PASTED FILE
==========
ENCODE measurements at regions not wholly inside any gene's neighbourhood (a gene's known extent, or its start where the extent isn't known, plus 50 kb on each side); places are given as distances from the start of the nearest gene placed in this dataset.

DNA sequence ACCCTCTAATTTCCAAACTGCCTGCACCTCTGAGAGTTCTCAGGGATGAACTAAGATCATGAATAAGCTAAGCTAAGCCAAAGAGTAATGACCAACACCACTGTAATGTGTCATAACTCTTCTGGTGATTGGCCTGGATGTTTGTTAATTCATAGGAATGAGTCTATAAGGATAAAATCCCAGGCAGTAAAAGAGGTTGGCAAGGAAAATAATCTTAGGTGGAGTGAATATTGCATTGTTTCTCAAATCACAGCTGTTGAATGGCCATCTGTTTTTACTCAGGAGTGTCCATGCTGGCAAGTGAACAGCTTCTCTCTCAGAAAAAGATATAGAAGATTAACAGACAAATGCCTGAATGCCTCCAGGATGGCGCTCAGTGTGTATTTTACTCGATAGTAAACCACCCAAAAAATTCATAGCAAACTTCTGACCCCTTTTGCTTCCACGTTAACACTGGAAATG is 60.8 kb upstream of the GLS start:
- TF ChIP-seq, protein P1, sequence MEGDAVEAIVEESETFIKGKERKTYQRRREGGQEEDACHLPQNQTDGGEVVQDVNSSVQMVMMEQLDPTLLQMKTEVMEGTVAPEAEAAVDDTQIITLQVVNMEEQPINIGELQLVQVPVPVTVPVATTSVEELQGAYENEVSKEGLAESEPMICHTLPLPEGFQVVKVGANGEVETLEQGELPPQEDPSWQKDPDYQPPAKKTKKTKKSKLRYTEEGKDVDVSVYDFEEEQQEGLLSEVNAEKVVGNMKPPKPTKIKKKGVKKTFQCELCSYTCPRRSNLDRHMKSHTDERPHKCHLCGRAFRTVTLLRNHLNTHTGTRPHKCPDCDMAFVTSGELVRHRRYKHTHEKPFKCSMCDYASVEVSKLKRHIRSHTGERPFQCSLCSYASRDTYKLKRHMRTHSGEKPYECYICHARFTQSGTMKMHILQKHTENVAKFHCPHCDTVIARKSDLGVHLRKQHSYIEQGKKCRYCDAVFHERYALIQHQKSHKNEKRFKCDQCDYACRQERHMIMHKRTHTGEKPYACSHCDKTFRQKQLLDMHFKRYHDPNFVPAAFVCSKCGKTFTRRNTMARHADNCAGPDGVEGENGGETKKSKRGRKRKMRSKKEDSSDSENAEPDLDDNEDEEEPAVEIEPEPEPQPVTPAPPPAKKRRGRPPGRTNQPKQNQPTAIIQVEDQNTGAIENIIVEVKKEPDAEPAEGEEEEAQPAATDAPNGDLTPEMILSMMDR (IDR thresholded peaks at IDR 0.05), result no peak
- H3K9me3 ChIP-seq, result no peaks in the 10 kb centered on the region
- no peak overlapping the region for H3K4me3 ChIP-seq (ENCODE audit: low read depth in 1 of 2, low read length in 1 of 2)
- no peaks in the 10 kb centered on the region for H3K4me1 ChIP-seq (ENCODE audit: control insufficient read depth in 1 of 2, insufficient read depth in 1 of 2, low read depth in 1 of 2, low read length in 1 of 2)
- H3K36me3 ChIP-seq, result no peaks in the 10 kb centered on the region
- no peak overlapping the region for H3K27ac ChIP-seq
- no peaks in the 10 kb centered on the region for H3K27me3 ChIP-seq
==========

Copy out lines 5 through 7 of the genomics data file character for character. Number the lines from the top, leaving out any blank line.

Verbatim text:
- no peak overlapping the region for H3K4me3 ChIP-seq (ENCODE audit: low read depth in 1 of 2, low read length in 1 of 2)
- no peaks in the 10 kb centered on the region for H3K4me1 ChIP-seq (ENCODE audit: control insufficient read depth in 1 of 2, insufficient read depth in 1 of 2, low read depth in 1 of 2, low read length in 1 of 2)
- H3K36me3 ChIP-seq, result no peaks in the 10 kb centered on the region